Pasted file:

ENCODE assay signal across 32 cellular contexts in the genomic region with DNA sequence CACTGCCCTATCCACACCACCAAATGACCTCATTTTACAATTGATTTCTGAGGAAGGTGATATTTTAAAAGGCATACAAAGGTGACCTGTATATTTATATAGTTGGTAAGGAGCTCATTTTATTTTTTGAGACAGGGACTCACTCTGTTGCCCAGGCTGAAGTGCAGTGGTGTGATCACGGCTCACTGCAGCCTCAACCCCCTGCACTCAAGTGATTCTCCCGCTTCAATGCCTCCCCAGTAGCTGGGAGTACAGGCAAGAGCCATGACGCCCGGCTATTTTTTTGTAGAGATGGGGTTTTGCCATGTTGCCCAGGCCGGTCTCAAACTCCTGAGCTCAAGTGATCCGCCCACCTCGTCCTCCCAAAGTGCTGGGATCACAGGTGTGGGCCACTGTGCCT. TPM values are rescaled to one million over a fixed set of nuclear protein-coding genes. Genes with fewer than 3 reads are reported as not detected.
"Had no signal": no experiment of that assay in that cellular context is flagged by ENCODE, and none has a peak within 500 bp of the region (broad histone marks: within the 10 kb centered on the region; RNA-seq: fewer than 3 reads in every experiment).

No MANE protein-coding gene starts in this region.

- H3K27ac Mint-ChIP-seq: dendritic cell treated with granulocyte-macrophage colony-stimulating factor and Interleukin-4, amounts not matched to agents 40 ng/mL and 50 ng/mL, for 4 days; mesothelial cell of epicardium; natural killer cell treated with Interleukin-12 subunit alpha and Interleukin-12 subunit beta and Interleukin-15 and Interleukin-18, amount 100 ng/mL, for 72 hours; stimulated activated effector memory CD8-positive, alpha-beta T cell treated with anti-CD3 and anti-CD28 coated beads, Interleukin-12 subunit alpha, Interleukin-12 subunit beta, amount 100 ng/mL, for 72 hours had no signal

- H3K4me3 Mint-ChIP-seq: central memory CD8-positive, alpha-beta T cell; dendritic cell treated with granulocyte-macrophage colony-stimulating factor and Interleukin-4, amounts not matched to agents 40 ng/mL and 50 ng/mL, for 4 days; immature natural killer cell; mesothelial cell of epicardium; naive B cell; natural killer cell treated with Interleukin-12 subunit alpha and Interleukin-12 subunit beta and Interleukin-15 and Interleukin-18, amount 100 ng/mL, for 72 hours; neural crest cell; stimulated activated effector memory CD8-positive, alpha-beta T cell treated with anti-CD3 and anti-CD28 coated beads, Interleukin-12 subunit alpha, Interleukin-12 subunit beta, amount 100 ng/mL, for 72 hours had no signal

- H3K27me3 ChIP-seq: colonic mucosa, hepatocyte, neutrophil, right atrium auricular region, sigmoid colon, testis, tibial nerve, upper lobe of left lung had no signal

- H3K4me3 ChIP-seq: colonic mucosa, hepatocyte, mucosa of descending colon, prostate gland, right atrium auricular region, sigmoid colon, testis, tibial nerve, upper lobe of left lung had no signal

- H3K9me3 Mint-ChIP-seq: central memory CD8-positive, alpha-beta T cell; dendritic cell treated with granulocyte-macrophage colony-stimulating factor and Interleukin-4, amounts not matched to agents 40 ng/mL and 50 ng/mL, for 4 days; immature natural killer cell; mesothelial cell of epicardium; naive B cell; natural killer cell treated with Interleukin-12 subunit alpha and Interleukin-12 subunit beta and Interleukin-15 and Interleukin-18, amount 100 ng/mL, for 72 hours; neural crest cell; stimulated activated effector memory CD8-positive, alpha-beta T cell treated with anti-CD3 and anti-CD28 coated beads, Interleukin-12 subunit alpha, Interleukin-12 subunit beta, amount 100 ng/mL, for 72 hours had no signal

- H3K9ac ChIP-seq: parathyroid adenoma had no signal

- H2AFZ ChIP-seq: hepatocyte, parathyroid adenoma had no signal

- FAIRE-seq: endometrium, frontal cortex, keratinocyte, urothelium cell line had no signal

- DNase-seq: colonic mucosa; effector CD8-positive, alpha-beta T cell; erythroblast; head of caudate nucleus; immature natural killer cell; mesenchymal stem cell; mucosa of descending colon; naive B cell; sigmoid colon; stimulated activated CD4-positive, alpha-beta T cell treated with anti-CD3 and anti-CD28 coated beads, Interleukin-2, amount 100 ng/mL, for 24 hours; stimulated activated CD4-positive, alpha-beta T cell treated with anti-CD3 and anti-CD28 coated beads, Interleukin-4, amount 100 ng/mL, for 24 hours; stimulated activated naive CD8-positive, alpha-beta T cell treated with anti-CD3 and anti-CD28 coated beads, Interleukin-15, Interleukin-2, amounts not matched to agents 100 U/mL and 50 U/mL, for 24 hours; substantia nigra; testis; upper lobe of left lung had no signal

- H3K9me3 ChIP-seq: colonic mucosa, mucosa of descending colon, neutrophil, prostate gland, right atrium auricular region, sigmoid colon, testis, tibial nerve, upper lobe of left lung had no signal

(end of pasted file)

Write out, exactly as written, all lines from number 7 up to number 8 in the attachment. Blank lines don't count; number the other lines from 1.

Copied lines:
- H3K4me3 ChIP-seq: colonic mucosa, hepatocyte, mucosa of descending colon, prostate gland, right atrium auricular region, sigmoid colon, testis, tibial nerve, upper lobe of left lung had no signal

- H3K9me3 Mint-ChIP-seq: central memory CD8-positive, alpha-beta T cell; dendritic cell treated with granulocyte-macrophage colony-stimulating factor and Interleukin-4, amounts not matched to agents 40 ng/mL and 50 ng/mL, for 4 days; immature natural killer cell; mesothelial cell of epicardium; naive B cell; natural killer cell treated with Interleukin-12 subunit alpha and Interleukin-12 subunit beta and Interleukin-15 and Interleukin-18, amount 100 ng/mL, for 72 hours; neural crest cell; stimulated activated effector memory CD8-positive, alpha-beta T cell treated with anti-CD3 and anti-CD28 coated beads, Interleukin-12 subunit alpha, Interleukin-12 subunit beta, amount 100 ng/mL, for 72 hours had no signal